Issue Two 2012 - Issue #16
Story by Carolyn Boyd
In what could prove a lifeline for Australia’s manufacturing industry, researchers at Swinburne have found a way to slash the time it takes to make components out of aluminium and other metals.
And the solution, it seems, is all thanks to the help of a giant 3D printer for metal.
Installed in Swinburne’s Advanced Technologies Centre, at its Hawthorn campus, the machine promises to significantly reduce waste and cut cooling times in high-pressure die-casting by one-third.
Observing the way that parts are made for motor vehicles, Swinburne PhD graduate Dr Khalid Imran and his supervisor Professor Syed Masood noted that once aluminium components are cast into a steel die or mould, the molten aluminium takes a lengthy time to cool down and solidify because steel is a poor thermal conductor and tends to hold the heat in the mould. The component can’t be removed from the mould until it has cooled and hardened.
In die-casting, molten aluminium is injected into steel moulds to form complex shapes, and the moulds have a special coating to prevent the aluminium from sticking to them, meaning that once it is cool, the aluminium is then extracted from the mould.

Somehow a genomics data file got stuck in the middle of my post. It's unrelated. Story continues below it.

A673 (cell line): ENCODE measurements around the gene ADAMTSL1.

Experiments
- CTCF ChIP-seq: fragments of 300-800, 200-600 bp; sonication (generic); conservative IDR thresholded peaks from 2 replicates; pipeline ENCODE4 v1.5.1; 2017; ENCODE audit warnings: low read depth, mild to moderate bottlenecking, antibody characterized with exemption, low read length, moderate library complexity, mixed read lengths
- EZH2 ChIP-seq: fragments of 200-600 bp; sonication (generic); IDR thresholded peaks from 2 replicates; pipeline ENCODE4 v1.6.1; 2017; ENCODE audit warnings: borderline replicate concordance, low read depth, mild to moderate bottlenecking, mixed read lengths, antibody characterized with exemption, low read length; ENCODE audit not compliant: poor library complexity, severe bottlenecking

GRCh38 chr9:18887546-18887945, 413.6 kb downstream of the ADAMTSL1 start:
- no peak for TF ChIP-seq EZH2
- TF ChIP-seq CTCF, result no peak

Although die-casters pump coolants through channels in the steel moulds to hasten the process, it still takes a considerable time for the moulds to cool, explains Dr Imran. And in the competitive manufacturing industry, time equals money, particularly in Australia where wages and energy costs are high compared with countries such as China and India.
Retaining a technical edge
The Australian manufacturing industry has been under increased pressure in the wake of the global financial crisis as it struggles to compete with countries that have much cheaper labour. While it is not possible to slash labour costs in Australia, improving efficiency in an industry that has long
relied on having a technical edge could make all the difference.